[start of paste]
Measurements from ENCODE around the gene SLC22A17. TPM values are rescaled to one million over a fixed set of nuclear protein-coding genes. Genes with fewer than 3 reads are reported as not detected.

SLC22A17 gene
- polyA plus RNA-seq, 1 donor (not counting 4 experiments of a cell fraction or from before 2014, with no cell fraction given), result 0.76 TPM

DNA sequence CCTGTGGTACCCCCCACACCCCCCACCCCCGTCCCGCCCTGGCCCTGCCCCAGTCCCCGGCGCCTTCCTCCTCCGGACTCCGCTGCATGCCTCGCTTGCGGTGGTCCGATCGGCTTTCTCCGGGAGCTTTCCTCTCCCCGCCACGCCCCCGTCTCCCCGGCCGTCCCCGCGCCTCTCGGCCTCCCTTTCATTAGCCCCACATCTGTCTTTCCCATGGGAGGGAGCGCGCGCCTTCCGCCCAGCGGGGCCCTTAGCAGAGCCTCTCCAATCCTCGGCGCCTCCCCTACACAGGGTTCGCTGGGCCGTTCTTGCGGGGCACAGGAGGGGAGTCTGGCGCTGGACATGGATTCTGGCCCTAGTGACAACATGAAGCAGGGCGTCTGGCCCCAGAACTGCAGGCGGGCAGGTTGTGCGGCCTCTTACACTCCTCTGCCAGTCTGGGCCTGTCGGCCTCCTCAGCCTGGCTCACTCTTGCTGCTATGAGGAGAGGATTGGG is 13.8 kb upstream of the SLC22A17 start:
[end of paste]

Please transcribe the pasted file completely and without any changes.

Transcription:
Measurements from ENCODE around the gene SLC22A17. TPM values are rescaled to one million over a fixed set of nuclear protein-coding genes. Genes with fewer than 3 reads are reported as not detected.

SLC22A17 gene
- polyA plus RNA-seq, 1 donor (not counting 4 experiments of a cell fraction or from before 2014, with no cell fraction given), result 0.76 TPM

DNA sequence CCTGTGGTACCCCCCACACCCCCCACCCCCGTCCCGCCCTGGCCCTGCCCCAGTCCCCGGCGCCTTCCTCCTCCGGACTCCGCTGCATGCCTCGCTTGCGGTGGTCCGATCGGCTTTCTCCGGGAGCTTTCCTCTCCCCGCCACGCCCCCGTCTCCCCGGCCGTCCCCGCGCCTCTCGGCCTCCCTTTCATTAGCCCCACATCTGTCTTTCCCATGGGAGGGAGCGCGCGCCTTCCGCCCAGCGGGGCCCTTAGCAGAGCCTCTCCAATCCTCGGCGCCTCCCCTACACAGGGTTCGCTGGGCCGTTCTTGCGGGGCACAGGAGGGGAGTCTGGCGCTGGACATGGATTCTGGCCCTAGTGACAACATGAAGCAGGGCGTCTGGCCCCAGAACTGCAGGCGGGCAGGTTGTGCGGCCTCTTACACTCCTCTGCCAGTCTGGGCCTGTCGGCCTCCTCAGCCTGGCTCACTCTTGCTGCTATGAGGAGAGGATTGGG is 13.8 kb upstream of the SLC22A17 start: